James Gardner v. David Hudson, et al
UNPUBLISHED OPINION FILED. [10-40183 Dismissed as Frivolous] Judge: WED , Judge: JLW , Judge: FPB. Mandate pull date is 02/24/2011 [10-40183]
Case: 10-40183 Document: 00511371158 Page: 1 Date Filed: 02/03/2011
IN THE UNITED STATES COURT OF APPEALS
United States Court of Appeals
FOR THE FIFTH CIRCUIT
February 3, 2011
Lyle W. Cayce
JAMES L. GARDNER
WARDEN DAVID HUDSON, Co5 N. BURGESS, WARDEN STEVEN N.
RICH, and VICKI S. HARTWICK, Stiles Unit Property Officer
Appeal from the United States District Court
for the Eastern District of Texas
USDC No. 5:09-CV-189
Before DAVIS, WIENER, and BENAVIDES, Circuit Judges.
James L. Gardner, Texas prisoner #1193858, filed this 42 U.S.C. § 1983
action against David Hudson, Warden of the Telford Unit; N. Burgess, property
officer of the Telford Unit; Steven N. Rich, Warden of the Stiles Unit; and Vicki
S. Hartwick, property officer of the Stiles Unit, for illegally losing or destroying
his property. Gardner appeals the district court’s dismissal of his complaint for
failure to state a claim upon which relief may be granted pursuant to 28 U.S.C.
Pursuant to 5TH CIR . R. 47.5, the court has determined that this opinion should not
be published and is not precedent except under the limited circumstances set forth in 5TH CIR .
Case: 10-40183 Document: 00511371158 Page: 2 Date Filed: 02/03/2011
§ 1915A(b)(1) based on the Parratt/Hudson 1 doctrine.
The district court
determined that his property claim was barred because he had alleged a
negligent deprivation of property for which Texas provided an adequate postdeprivation remedy.
Gardner argues that the district court erred in dismissing his property
claim as barred by the Parratt/Hudson doctrine because his property should
have been stored by TDJC officials pursuant to Administrative Directive 03.72
when he was rushed to the hospital. Gardner alleged in the district court that
his property was “lost” because the prison officials failed to follow the prison
policy to store, tag, and safeguard his property as required by administrative
directive when he was taken from the Telford Unit by ambulance. He did not
allege that his property was confiscated pursuant to prison policy.2
allegations concerning the defendants’ actions were exactly the type of random
and unauthorized conduct to which the Parratt/Hudson doctrine was designed
to apply. See Allen v. Thomas, 388 F.3d 147 (5th Cir. 2004).
Citing T EX. C IV. P RAC. & R EM. C ODE A NN. § 14.005(b), Gardner argues that
he was deprived of his opportunity to seek adequate post-deprivation remedies
because the prison officials did not return his grievances to him in a timely
manner so that he could meet the 31-day filing deadline.
provides for the exhaustion of prison grievance remedies and requires an inmate
to file his claim “before the 31st day after the date the inmate receives the
written decision from the grievance system.” § 14.005(b). “The time for filing
Parratt v. Taylor, 451 U.S. 527, 541-44 (1981) (overruled in part not relevant here,
Daniels v. Williams, 474 U.S. 327 (1986)); Hudson v. Palmer, 468 U.S. 517, 533 (1984).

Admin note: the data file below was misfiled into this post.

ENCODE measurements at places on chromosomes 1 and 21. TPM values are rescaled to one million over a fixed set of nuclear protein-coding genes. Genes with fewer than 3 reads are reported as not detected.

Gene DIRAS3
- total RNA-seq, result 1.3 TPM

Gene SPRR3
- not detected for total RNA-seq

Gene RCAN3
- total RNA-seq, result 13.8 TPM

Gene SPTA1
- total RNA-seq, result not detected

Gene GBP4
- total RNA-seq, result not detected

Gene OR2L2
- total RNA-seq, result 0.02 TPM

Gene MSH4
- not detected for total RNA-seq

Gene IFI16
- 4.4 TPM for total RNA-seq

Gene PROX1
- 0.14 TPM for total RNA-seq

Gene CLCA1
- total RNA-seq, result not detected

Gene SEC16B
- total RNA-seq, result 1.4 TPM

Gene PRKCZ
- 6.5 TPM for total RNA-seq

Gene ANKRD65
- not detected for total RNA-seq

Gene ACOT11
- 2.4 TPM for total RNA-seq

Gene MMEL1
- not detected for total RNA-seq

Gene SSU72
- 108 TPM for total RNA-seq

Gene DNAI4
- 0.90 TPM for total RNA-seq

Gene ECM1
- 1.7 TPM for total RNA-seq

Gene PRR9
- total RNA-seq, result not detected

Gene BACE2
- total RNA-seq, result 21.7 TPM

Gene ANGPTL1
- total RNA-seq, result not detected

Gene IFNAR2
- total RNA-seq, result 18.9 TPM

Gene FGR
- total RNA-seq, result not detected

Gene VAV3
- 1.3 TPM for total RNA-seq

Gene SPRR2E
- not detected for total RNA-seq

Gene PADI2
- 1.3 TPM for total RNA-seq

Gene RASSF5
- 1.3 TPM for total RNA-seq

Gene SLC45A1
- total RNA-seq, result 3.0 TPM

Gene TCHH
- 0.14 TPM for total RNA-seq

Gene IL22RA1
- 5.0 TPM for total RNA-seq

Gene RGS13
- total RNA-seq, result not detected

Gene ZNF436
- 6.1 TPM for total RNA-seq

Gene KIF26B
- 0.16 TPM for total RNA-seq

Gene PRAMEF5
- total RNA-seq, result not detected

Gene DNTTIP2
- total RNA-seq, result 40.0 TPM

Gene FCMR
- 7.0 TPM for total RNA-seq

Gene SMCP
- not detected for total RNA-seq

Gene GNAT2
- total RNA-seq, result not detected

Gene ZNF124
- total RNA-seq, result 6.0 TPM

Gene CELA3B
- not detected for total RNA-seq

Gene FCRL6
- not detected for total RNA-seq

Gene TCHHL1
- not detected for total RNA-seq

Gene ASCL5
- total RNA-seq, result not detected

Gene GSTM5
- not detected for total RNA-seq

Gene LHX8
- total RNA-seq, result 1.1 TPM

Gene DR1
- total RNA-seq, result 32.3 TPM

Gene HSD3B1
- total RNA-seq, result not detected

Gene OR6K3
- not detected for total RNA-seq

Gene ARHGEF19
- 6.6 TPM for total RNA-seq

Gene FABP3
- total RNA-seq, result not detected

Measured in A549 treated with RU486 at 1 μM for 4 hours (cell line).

In his Objections to the Magistrate’s Report, Gardner for the first time claimed that
his property was confiscated under the authority of A.D. 03.72. However, he did not properly
raise that claim before the district court, and he has failed to show that the district court
abused its discretion by failing to recognize his Objections as a motion to amend his complaint.
See United States v. Armstrong, 951 F.2d 626, 630 (5th Cir. 1992); Harrison v. Smith, 83
F.App’x 630 (5th Cir. 2003) (per curiam).
Case: 10-40183 Document: 00511371158 Page: 3 Date Filed: 02/03/2011
suit pursuant to Section 14.005(b) runs from the date the inmate receives the
written decision from the grievance system, not the date the Department issues
its final decision on the matter.” Mason v. Wood, 282 S.W.3d 189, 193 (Tex. App.
2009). The alleged delay in returning the grievances to Gardner did not affect
his ability to file his claim in state court because the 31 days run from the date
the inmate “receives” the decision. See id.
Referring to the magistrate judge’s restatement of his allegations, Gardner
argues that the district court erred in adopting the findings and conclusions of
the magistrate judge because that report contains either perjury or direct
evidence of ex parte communication between the district court and the
defendants. Gardner’s accusations of perjury or improper ex parte contact are
The district court did not err in dismissing Gardner’s complaint for failure
to state a claim. See Ruiz v. United States, 160 F.3d 273, 275 (5th Cir. 1998).
Gardner’s appeal is without arguable merit and is frivolous. See Howard v.
King, 707 F.2d 215, 219-20 (5th Cir. 1983). Because the appeal is frivolous, it is
dismissed. See 5 TH C IR. R. 42.2. Gardner is informed that the dismissal of this
appeal as frivolous and the district court’s dismissal under 1915A(b)(1) count as
two strikes for the purposes of 28 U.S.C. § 1915(g). See Adepegba v. Hammons,
103 F.3d 383, 387-88 (5th Cir. 1996).
Gardner is cautioned that if he
accumulates three strikes, he may not proceed in forma pauperis (IFP) in any
civil action or appeal filed while he is incarcerated or detained in any facility
unless he is under imminent danger of serious physical injury. See § 1915(g).
APPEAL DISMISSED AS FRIVOLOUS; SANCTION WARNING ISSUED.
Disclaimer: Justia Dockets & Filings provides public litigation records from the federal appellate and district courts. These filings and docket sheets should not be considered findings of fact or liability, nor do they necessarily reflect the view of Justia.
Why Is My Information Online?